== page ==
The opinion of the court was delivered by: PHYLLIS HAMILTON, District Judge
Before this court are the motion to dismiss filed by defendant
Regents of the University of California ("Regents") and the
motion to dismiss filed by defendant Northern California
Institute for Research and Education ("NCIRE") in Dimmick v.
NCIRE, C 04-4965 PJH, and the motion to dismiss and to strike
filed by the United States ("U.S.") in related case Dimmick v.
US, C 05-0971 PJH. Dimmick has also filed a motion for leave to
file a motion for reconsideration. Having read the papers and
carefully considered the relevant legal authority, the court
rules as follows.*fn1 BACKGROUND
Dimmick is a disabled veteran with AIDS who sought to enroll in
an investigational drug study at the VA Hospital. He claims that
the VA Hospital and other organizations affiliated with the VA
Hospital, including the Regents and NCIRE, conspired to deny him
medical care and forced him to take medications which had
previously caused negative side effects. Dimmick also claims that
Dr. Lampiris of the VA Hospital failed to obtain a proper
informed consent from him, and that Dr. Marmar of the VA Hospital
defamed him to third parties by referring to him as mentally ill.
Lampiris and Marmar are both members of NCIRE's board of
Dimmick has now sued the Regents and private companies NCIRE,
Boehringer-Ingleheim ("BI"), and Abbott Laboratories ("Abbott")
in the C 04-4965 PJH action, and the United States in the C
05-971 PJH action. These two cases have had a complex procedural
history. Dimmick originally filed one consolidated case in San
Francisco Superior Court against all these parties and various
federal employees of the VA Hospital. The U.S. (On behalf of the
federal employees) removed the case entitled Dimmick v.
Volberding, C 04-1480 PJH, to federal court. This court then
dismissed the federal defendants in case number C 04-1480 PJH,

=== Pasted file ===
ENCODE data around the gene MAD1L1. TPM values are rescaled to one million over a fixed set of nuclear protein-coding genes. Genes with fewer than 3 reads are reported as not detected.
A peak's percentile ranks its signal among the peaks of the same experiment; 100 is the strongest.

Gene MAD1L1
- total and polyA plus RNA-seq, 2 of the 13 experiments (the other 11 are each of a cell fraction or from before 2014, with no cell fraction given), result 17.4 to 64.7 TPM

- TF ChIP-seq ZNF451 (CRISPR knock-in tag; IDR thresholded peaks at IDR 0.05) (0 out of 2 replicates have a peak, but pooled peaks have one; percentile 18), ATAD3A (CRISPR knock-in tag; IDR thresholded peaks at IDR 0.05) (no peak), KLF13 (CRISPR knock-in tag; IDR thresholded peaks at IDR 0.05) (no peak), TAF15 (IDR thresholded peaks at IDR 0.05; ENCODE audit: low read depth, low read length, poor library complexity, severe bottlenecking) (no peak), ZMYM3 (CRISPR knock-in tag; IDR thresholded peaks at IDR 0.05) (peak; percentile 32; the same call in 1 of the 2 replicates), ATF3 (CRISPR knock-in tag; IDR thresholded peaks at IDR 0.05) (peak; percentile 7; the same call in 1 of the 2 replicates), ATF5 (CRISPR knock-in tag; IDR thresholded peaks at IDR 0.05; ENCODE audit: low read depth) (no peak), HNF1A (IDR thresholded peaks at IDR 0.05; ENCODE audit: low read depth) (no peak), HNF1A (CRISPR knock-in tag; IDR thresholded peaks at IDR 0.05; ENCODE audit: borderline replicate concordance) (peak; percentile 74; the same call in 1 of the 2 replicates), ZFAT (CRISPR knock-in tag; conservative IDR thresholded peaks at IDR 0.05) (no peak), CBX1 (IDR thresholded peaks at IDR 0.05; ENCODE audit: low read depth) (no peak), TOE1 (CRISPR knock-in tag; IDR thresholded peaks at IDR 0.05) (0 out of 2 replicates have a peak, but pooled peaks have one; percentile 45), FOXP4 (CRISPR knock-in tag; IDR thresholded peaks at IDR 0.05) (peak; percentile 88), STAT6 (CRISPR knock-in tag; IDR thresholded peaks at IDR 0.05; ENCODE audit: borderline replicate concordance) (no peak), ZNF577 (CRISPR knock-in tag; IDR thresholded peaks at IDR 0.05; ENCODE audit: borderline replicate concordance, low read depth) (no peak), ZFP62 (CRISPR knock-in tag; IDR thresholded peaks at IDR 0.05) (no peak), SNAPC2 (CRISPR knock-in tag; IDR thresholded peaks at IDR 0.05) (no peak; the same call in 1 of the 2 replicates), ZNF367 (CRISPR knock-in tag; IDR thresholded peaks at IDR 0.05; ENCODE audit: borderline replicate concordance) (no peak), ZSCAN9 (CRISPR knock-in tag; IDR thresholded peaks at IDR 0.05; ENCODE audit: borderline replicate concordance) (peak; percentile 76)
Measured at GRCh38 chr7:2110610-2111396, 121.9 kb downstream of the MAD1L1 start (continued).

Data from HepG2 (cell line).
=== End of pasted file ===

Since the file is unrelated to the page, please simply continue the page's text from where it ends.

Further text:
because Dimmick had not exhausted his administrative remedies
against them, and remanded the remaining claims against the
non-federal defendants to state court.
Dimmick then filed a second amended complaint in state court,
which did not explicitly name any federal employees but which
contained claims against private parties for the actions of VA
employees. The U.S. then removed the case a second time, at which
point it became Dimmick v. NCIRE, C 04-4965 PJH. Dimmick moved
to remand the case, but at the hearing on the motion, he withdrew
his motion to remand and agreed to proceed on those claims in
Dimmick then filed a third amended complaint ("3AC") in this
case and, after exhausting administrative remedies as required by
the Federal Tort Claims Act ("FTCA"), filed a third lawsuit, this
time against the U.S., Dimmick v. U.S., C 05-971 PJH. The two
cases have been related but not yet consolidated on this court's
All parties moved to dismiss the 3AC complaint in Dimmick v.
NCIRE, C 04-4965 PJH. At the hearing on the motion to dismiss
the 3AC, the court granted the motion to dismiss but also granted
leave to amend one last time. Additionally, at Dimmick's request,
the court granted Dimmick leave to amend the complaint in
Dimmick v. US, C 05-0971 PJH. Order Dismissing TAC ("May 23
Dimmick has now filed a fourth amended complaint ("4AC") in
case number 04-4965 PJH and a first amended complaint ("1AC") in